Quick-Service Restaurants: Moving Forward With Creativity

Amid disruptive times, quick-service restaurants have found a way forward through creativity, agility, and flexibility. Let’s look at how they’ve done it and how they’re looking to the future.

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Retail and hospitality companies have faced many challenges and suffered great losses in the pandemic, especially in the early months. Prolonged closures have caused bankruptcies and huge drops in revenue. But these disruptions have also sparked innovation, reinvention, and determination to push through and be better for it. 

One sector of the hospitality industry that’s a shining example of this is quick-service restaurants (QSRs). QSRs, or “fast casual” as they’re also known, adapted their business and operating models on the fly, and rethought how they served their customers to keep their doors open and be profitable. Let’s explore a few examples and the practical lessons they’re taking to the future. 

With some dining rooms forced to close overnight, QSRs quickly pivoted to focus on takeout and delivery, many through mobile ordering apps, contactless systems, and third-party applications. Similar to the effects on other industries, these rapid changes accelerated digital transformation by years in some cases. With no choice but to adapt to survive, QSRs accepted the challenge. 

Panera Bread is an example of creative thinking — it launched a coffee subscription service that offered unlimited coffee and tea for $8.99 a month. By October 2020, it had 500,000 paid subscribers. Panera also pivoted to offer “virtual catering,” which allows customers to send vouchers that can only be used during a certain date and time, re-creating the experience of a catered lunch for a business meeting, but “contactless.”    

With many of the changes in consumer habits likely to remain beyond the end of the pandemic, QSRs are redoubling their investment in the tools that make their success possible.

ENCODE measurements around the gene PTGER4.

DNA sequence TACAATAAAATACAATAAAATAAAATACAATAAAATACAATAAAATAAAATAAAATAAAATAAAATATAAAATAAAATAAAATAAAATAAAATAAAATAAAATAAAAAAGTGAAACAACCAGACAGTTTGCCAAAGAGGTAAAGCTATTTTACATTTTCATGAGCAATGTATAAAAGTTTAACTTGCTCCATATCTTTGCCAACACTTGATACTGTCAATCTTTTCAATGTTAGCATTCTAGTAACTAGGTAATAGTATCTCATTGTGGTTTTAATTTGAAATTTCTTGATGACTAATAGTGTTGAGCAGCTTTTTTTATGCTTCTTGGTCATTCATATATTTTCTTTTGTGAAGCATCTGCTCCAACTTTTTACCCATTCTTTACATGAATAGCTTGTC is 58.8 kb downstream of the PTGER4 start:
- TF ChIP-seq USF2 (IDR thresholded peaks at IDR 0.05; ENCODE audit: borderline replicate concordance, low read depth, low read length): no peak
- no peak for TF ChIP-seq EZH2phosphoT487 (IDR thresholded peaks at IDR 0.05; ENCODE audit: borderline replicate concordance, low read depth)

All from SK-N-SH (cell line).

Chipotle is another example whose success was driven by effective digital strategies centered around its app, mobile ordering, and delivery. These approaches were already established before 2020, so they played a huge role in dodging a major dropoff in business when some dining rooms closed. Chipotle also launched “delivery kitchens,” a second production line dedicated to serving mobile customers, designed to improve speed and service.    

As I’ve written about different industries over the past year or so, I’ve felt a bit like a broken record when I say, “It’s all about agility and flexibility!” Well, as one might imagine, it’s true for QSRs as well. How else could they have stayed afloat when their business models had to change so quickly? 

The entire enterprise management cloud must be able to adapt when situations change. Revenue streams shift daily, so financial systems must shift to match and reflect the effects of those changes on the rest of the business. The only constant in this pandemic has been change, so robust scenario planning is essential to success as reopening continues in various phases across the globe. For QSRs, an effective and sustainable forward-looking strategy must address multiple needs: employee and customer safety and a return to (or continued) profitability. 

QSRs faced a monumental challenge as the pandemic unfolded, and they’ve risen to the occasion with creativity, perseverance, and agility. And they keep moving forward, informed by all they’ve learned and inspired to serve their customers better than ever before. 

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